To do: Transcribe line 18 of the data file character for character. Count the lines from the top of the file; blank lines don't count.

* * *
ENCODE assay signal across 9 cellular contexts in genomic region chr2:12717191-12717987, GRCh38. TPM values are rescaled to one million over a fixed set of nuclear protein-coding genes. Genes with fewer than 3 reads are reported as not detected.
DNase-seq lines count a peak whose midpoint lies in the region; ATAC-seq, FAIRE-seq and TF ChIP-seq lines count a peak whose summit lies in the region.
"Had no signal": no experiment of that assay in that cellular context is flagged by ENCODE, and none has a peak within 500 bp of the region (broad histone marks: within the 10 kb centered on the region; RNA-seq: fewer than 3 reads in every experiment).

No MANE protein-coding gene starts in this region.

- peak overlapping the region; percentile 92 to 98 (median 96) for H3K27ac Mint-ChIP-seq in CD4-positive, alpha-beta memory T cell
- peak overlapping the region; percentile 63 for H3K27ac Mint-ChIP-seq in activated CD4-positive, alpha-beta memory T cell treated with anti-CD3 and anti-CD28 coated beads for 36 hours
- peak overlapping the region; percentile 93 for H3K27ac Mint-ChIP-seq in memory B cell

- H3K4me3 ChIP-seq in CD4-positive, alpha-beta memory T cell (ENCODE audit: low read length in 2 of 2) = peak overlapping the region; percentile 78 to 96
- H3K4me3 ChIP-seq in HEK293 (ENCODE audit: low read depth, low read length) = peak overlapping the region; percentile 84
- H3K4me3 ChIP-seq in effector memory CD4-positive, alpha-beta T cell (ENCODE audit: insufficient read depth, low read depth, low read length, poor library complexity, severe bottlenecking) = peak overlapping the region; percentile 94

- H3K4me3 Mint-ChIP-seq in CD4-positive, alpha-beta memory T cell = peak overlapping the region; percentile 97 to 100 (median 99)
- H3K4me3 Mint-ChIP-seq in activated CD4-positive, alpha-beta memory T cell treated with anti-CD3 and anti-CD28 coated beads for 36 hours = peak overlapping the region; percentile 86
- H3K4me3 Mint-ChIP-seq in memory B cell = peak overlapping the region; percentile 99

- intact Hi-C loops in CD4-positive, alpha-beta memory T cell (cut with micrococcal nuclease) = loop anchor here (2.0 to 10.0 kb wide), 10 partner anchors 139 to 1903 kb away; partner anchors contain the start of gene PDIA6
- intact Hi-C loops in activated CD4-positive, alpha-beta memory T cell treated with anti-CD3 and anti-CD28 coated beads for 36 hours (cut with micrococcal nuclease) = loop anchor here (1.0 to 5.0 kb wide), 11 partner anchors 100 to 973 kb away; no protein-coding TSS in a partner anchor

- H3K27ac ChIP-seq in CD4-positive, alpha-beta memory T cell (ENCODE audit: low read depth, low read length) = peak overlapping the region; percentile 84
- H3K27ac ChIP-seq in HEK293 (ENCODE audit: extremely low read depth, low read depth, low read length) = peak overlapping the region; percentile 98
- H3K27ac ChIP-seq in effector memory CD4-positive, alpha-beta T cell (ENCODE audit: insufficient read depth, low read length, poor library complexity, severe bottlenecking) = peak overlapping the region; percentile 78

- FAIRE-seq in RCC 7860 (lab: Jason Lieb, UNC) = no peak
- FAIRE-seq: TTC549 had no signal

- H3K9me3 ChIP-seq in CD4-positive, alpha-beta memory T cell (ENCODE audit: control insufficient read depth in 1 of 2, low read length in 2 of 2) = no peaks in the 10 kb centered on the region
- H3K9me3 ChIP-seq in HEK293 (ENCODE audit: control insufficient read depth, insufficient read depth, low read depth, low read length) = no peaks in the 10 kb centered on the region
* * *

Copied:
- H3K27ac ChIP-seq in effector memory CD4-positive, alpha-beta T cell (ENCODE audit: insufficient read depth, low read length, poor library complexity, severe bottlenecking) = peak overlapping the region; percentile 78